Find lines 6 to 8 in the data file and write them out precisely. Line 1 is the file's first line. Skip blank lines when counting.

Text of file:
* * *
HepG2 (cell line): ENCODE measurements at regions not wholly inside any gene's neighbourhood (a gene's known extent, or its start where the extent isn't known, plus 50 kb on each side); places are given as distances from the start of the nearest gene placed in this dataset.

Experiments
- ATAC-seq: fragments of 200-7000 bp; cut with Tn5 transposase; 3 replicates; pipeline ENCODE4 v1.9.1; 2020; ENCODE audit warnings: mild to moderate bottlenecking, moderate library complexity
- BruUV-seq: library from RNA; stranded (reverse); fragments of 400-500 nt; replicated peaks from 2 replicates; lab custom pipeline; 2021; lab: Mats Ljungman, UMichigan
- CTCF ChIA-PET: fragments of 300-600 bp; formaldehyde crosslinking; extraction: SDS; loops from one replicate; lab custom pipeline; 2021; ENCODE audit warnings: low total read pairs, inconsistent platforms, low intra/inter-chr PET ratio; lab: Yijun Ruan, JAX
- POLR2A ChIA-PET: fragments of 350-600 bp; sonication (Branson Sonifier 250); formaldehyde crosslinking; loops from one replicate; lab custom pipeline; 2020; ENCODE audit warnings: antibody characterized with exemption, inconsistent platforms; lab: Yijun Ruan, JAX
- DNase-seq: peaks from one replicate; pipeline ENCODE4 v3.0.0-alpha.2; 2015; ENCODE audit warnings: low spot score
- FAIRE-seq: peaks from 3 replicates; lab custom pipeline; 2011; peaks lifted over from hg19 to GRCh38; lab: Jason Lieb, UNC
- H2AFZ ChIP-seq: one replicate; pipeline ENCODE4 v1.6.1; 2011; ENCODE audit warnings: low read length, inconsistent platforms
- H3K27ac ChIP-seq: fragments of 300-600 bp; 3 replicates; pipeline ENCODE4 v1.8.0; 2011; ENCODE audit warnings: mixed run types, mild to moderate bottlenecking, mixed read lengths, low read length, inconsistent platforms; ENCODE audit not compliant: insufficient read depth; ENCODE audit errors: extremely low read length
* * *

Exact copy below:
- POLR2A ChIA-PET: fragments of 350-600 bp; sonication (Branson Sonifier 250); formaldehyde crosslinking; loops from one replicate; lab custom pipeline; 2020; ENCODE audit warnings: antibody characterized with exemption, inconsistent platforms; lab: Yijun Ruan, JAX
- DNase-seq: peaks from one replicate; pipeline ENCODE4 v3.0.0-alpha.2; 2015; ENCODE audit warnings: low spot score
- FAIRE-seq: peaks from 3 replicates; lab custom pipeline; 2011; peaks lifted over from hg19 to GRCh38; lab: Jason Lieb, UNC